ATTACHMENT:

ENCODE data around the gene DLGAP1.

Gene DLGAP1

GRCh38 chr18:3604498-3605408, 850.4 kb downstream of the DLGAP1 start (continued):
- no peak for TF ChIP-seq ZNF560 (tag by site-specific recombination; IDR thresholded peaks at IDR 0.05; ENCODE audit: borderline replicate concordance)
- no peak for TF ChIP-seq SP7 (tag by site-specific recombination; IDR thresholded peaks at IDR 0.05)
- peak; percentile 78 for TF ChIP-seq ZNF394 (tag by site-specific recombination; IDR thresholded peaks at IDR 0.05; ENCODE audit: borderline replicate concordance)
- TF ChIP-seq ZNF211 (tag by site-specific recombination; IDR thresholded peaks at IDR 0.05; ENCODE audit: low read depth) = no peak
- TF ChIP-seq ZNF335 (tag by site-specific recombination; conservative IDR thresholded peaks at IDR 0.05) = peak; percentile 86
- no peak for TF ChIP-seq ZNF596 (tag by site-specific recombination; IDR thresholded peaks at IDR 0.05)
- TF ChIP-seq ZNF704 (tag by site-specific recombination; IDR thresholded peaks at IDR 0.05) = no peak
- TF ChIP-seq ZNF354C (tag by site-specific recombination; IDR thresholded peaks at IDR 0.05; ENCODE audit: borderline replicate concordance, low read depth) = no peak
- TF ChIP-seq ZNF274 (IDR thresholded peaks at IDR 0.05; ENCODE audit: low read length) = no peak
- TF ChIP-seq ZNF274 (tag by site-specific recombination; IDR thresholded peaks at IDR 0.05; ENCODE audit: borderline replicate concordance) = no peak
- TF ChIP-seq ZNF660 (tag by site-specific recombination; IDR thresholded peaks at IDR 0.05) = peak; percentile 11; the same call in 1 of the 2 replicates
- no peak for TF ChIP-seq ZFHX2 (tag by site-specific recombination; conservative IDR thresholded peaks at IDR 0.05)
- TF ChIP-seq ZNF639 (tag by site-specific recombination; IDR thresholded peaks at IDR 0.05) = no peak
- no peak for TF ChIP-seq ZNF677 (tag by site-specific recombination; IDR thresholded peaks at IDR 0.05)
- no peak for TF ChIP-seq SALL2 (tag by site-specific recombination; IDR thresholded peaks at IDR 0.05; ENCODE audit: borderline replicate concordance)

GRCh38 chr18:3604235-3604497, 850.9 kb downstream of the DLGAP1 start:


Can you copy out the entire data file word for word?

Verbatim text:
ENCODE data around the gene DLGAP1.

Gene DLGAP1

GRCh38 chr18:3604498-3605408, 850.4 kb downstream of the DLGAP1 start (continued):
- no peak for TF ChIP-seq ZNF560 (tag by site-specific recombination; IDR thresholded peaks at IDR 0.05; ENCODE audit: borderline replicate concordance)
- no peak for TF ChIP-seq SP7 (tag by site-specific recombination; IDR thresholded peaks at IDR 0.05)
- peak; percentile 78 for TF ChIP-seq ZNF394 (tag by site-specific recombination; IDR thresholded peaks at IDR 0.05; ENCODE audit: borderline replicate concordance)
- TF ChIP-seq ZNF211 (tag by site-specific recombination; IDR thresholded peaks at IDR 0.05; ENCODE audit: low read depth) = no peak
- TF ChIP-seq ZNF335 (tag by site-specific recombination; conservative IDR thresholded peaks at IDR 0.05) = peak; percentile 86
- no peak for TF ChIP-seq ZNF596 (tag by site-specific recombination; IDR thresholded peaks at IDR 0.05)
- TF ChIP-seq ZNF704 (tag by site-specific recombination; IDR thresholded peaks at IDR 0.05) = no peak
- TF ChIP-seq ZNF354C (tag by site-specific recombination; IDR thresholded peaks at IDR 0.05; ENCODE audit: borderline replicate concordance, low read depth) = no peak
- TF ChIP-seq ZNF274 (IDR thresholded peaks at IDR 0.05; ENCODE audit: low read length) = no peak
- TF ChIP-seq ZNF274 (tag by site-specific recombination; IDR thresholded peaks at IDR 0.05; ENCODE audit: borderline replicate concordance) = no peak
- TF ChIP-seq ZNF660 (tag by site-specific recombination; IDR thresholded peaks at IDR 0.05) = peak; percentile 11; the same call in 1 of the 2 replicates
- no peak for TF ChIP-seq ZFHX2 (tag by site-specific recombination; conservative IDR thresholded peaks at IDR 0.05)
- TF ChIP-seq ZNF639 (tag by site-specific recombination; IDR thresholded peaks at IDR 0.05) = no peak
- no peak for TF ChIP-seq ZNF677 (tag by site-specific recombination; IDR thresholded peaks at IDR 0.05)
- no peak for TF ChIP-seq SALL2 (tag by site-specific recombination; IDR thresholded peaks at IDR 0.05; ENCODE audit: borderline replicate concordance)

GRCh38 chr18:3604235-3604497, 850.9 kb downstream of the DLGAP1 start: